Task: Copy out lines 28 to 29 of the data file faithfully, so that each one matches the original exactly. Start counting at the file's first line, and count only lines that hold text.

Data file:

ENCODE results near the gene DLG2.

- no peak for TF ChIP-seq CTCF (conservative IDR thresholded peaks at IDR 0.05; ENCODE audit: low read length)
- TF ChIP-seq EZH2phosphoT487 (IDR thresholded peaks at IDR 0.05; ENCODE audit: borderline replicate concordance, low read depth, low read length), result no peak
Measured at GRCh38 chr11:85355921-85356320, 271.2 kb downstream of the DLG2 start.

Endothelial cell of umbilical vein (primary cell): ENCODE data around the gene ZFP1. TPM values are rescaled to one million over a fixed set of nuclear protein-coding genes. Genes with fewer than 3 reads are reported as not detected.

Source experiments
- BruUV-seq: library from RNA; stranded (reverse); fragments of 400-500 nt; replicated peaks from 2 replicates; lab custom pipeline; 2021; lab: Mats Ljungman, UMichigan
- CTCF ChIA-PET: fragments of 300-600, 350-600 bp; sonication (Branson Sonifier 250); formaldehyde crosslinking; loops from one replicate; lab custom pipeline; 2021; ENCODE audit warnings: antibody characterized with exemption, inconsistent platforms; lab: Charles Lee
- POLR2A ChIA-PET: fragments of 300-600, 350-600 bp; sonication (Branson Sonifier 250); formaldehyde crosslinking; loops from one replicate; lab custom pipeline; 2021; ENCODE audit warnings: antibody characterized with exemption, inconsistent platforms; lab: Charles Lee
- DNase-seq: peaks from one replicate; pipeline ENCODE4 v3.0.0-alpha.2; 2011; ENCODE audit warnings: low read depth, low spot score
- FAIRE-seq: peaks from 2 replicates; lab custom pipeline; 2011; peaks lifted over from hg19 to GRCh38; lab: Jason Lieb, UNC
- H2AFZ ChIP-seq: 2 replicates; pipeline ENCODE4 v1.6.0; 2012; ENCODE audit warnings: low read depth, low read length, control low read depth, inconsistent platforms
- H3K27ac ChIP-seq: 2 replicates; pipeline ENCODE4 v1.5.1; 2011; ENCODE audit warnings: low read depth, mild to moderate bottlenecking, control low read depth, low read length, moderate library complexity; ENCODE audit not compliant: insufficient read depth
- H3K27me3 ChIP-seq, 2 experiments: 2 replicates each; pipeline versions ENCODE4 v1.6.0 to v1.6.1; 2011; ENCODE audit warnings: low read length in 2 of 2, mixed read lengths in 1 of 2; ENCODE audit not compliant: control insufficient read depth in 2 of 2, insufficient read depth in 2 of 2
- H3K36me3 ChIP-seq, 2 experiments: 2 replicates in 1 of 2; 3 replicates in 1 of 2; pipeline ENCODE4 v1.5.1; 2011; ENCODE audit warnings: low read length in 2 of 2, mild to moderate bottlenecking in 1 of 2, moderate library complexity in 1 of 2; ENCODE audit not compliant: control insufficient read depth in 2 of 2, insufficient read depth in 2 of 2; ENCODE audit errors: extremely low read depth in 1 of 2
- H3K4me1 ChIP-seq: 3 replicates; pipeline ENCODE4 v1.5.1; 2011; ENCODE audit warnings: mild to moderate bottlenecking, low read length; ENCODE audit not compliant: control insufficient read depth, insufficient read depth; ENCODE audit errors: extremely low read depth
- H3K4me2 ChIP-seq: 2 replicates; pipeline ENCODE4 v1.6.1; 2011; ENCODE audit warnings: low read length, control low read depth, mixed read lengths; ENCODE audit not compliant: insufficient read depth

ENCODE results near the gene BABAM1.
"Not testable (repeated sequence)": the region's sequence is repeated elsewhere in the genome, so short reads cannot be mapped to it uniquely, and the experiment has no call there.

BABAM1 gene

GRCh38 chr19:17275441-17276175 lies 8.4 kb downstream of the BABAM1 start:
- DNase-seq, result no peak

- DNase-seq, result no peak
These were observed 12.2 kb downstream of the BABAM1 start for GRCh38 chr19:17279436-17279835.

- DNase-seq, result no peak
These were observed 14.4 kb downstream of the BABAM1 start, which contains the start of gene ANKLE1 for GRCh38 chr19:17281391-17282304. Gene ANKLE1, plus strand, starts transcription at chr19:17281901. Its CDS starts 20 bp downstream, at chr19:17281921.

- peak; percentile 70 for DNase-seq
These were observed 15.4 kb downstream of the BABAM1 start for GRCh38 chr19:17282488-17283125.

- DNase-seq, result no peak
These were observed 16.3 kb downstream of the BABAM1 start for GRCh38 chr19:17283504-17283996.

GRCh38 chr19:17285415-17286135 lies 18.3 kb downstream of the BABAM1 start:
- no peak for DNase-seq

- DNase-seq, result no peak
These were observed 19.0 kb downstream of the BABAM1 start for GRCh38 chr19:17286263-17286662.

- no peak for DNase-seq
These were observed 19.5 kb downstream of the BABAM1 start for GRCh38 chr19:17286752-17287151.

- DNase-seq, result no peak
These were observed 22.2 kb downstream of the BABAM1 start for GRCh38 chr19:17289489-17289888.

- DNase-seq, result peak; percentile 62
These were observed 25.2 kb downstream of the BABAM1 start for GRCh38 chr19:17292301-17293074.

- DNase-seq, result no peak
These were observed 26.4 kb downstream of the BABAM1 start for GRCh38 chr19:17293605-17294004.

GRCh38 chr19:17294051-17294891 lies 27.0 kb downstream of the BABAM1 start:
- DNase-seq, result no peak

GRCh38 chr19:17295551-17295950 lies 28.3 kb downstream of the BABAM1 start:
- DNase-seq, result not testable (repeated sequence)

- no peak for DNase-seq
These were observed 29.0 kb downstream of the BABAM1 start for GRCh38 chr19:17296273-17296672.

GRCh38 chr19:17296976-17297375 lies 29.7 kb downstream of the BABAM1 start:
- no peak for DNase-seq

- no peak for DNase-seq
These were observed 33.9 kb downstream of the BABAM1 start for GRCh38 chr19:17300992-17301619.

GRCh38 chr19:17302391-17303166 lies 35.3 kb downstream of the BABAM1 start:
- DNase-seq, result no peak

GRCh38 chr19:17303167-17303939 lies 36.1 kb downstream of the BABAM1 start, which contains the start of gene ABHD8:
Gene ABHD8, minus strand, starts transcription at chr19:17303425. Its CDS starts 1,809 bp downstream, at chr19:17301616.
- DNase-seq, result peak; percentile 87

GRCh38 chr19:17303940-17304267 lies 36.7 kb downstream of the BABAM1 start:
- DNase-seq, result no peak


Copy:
These were observed 15.4 kb downstream of the BABAM1 start for GRCh38 chr19:17282488-17283125.

- DNase-seq, result no peak